Advertising Research - 1.25.11 Observational Research...

Info iconThis preview shows pages 1–2. Sign up to view the full content.

View Full Document Right Arrow Icon
1.25.11 Observational Research Collection of information through the recording of objects, events, situations, or people’s behaviors Understanding of what is occurring Can be both qualitative and quantitative depending on how you conduct it o Whether you provide quantitative accounts or verbal/narrative accounts of people and their actions Appropriate for determining: “How” people behave o i.e. how consumers use a particular product Inappropriate for determining: “Why” people behave in a certain manner o i.e. why they use that product or how they feel about it Informational needs that cannot be satisfied: o Understanding of motives, attitudes and beliefs Advantages o Provides useful preliminary information o Does not depend on subject’s ability or willingness to answer I.E. Children’s TV viewing behavior o Usually inexpensive except o Occurs in more natural settings (field observation) Difficult to generalize o Only valid for the particular group observed i.e. TV viewing behavior in one household different from next door Potential biases o Researcher bias (observer bias) Rely on a researcher’s perceptions and judgments o Reactivity the very process of being observed may influence the behavior under study (only in open observation) o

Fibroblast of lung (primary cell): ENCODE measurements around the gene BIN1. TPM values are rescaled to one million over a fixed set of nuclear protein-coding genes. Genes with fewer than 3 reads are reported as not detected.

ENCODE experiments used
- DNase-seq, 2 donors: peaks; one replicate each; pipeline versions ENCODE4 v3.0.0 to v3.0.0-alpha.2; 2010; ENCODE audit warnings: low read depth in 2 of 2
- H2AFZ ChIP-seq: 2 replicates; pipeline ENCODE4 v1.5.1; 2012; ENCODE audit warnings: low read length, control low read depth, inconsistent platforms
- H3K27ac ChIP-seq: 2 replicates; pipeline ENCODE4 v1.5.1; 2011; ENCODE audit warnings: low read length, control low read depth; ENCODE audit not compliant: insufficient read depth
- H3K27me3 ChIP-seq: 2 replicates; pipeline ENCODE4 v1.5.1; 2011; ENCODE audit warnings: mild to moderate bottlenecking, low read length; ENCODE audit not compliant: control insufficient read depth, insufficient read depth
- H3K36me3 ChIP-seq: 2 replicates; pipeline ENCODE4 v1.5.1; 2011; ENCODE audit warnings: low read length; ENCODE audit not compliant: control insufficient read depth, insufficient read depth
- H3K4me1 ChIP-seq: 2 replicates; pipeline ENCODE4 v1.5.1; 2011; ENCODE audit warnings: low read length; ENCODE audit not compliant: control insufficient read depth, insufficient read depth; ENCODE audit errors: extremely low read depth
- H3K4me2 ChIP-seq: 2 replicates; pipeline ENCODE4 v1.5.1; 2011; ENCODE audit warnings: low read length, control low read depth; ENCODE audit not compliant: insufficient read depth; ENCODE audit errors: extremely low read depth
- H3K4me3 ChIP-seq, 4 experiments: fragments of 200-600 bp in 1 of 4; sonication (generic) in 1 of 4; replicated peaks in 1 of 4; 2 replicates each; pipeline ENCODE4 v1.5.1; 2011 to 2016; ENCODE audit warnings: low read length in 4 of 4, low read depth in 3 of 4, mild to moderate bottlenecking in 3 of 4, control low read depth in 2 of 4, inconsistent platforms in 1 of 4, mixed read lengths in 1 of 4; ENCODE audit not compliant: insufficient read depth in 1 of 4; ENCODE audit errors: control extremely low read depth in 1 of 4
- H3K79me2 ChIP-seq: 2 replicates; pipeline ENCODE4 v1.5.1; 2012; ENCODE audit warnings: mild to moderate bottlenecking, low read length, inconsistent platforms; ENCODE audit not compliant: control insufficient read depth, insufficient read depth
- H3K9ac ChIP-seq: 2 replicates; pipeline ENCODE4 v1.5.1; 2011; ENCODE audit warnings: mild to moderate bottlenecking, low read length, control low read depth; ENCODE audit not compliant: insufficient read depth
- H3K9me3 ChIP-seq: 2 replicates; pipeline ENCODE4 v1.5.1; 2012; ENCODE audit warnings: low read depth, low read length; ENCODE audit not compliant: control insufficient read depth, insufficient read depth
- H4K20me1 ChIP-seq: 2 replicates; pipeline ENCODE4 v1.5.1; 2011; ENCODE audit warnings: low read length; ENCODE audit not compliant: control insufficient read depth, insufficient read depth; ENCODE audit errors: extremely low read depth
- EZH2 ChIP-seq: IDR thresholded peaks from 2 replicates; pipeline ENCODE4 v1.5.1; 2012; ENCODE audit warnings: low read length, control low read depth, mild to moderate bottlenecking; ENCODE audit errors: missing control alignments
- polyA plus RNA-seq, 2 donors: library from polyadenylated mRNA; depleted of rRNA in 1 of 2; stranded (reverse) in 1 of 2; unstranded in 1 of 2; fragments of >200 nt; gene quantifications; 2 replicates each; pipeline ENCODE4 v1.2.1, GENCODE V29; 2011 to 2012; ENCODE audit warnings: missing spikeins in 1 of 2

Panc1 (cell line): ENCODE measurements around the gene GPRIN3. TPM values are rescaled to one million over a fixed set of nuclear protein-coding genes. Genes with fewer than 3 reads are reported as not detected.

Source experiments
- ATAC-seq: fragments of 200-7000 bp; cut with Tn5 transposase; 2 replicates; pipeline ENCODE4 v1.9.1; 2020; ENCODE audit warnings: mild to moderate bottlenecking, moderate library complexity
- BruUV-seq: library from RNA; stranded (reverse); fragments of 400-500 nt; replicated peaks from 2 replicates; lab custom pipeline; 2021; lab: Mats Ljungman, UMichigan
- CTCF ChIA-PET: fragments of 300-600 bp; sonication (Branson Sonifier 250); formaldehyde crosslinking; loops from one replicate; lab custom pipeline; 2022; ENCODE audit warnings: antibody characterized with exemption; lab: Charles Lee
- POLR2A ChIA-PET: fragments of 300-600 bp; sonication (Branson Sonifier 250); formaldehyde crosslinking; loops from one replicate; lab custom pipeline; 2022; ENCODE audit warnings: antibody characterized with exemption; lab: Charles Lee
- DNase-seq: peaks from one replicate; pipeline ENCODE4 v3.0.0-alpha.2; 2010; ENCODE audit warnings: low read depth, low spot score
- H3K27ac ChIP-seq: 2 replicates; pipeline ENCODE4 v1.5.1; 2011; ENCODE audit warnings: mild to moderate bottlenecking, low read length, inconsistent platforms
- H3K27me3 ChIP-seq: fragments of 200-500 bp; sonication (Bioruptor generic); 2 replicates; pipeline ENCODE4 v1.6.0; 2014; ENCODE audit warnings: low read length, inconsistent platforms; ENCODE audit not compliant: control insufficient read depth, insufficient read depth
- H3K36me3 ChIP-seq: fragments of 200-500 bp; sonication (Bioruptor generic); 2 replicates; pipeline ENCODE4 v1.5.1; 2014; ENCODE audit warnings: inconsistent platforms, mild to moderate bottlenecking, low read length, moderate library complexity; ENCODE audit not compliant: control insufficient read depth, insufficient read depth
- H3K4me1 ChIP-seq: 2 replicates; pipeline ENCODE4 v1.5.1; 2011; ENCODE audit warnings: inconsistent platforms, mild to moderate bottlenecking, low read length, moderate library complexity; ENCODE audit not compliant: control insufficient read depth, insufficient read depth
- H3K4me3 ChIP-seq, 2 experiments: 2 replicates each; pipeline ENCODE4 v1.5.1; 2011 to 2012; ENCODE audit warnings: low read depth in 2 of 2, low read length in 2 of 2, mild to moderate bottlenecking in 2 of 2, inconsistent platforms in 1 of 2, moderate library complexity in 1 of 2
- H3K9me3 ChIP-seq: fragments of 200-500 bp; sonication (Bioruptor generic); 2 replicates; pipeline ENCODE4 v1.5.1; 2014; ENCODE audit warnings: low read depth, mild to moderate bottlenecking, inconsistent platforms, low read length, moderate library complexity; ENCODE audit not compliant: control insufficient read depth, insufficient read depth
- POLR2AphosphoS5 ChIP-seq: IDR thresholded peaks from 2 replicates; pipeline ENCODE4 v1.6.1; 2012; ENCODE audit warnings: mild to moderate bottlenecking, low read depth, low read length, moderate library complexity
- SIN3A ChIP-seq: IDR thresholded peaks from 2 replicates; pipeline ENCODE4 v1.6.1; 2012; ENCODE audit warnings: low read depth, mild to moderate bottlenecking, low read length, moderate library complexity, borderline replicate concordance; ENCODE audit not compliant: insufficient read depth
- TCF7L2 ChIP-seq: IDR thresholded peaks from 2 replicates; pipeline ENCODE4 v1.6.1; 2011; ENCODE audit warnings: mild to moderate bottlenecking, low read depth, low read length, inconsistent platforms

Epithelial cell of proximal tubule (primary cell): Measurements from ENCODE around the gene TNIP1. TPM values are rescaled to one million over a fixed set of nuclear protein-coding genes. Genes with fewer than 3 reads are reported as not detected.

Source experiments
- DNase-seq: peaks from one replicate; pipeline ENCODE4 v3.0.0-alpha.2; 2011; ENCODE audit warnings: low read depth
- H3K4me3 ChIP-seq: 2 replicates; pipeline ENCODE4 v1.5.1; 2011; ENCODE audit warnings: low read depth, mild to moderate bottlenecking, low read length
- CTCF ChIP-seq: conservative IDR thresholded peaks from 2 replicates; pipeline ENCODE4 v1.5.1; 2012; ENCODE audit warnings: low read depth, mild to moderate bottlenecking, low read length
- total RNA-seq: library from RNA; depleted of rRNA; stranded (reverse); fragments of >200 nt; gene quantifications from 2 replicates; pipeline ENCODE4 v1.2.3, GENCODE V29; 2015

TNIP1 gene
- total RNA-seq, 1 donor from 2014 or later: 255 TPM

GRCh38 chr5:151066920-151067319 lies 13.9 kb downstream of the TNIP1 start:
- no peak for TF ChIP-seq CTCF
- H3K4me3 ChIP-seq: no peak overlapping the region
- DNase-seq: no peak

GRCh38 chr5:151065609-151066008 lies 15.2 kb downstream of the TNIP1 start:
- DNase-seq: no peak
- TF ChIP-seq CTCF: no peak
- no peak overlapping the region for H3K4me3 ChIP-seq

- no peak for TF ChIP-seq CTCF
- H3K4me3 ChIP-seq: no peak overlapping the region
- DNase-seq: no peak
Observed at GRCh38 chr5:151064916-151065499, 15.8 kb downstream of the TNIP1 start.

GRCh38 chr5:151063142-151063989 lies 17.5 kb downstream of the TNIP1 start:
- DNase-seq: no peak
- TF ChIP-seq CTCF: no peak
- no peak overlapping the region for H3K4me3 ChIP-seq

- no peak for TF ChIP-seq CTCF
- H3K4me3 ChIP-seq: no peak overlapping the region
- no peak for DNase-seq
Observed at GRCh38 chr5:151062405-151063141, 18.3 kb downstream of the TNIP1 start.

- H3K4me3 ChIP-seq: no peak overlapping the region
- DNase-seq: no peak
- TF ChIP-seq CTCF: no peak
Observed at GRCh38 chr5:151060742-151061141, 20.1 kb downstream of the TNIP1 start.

Background image of page 1

Info iconThis preview has intentionally blurred sections. Sign up to view the full version.

View Full DocumentRight Arrow Icon
Image of page 2
This is the end of the preview. Sign up to access the rest of the document.

This note was uploaded on 02/14/2011 for the course ADPR 3130 taught by Professor Lee during the Spring '11 term at University of Georgia Athens.

Page1 / 4

Advertising Research - 1.25.11 Observational Research...

This preview shows document pages 1 - 2. Sign up to view the full document.

View Full Document Right Arrow Icon
Ask a homework question - tutors are online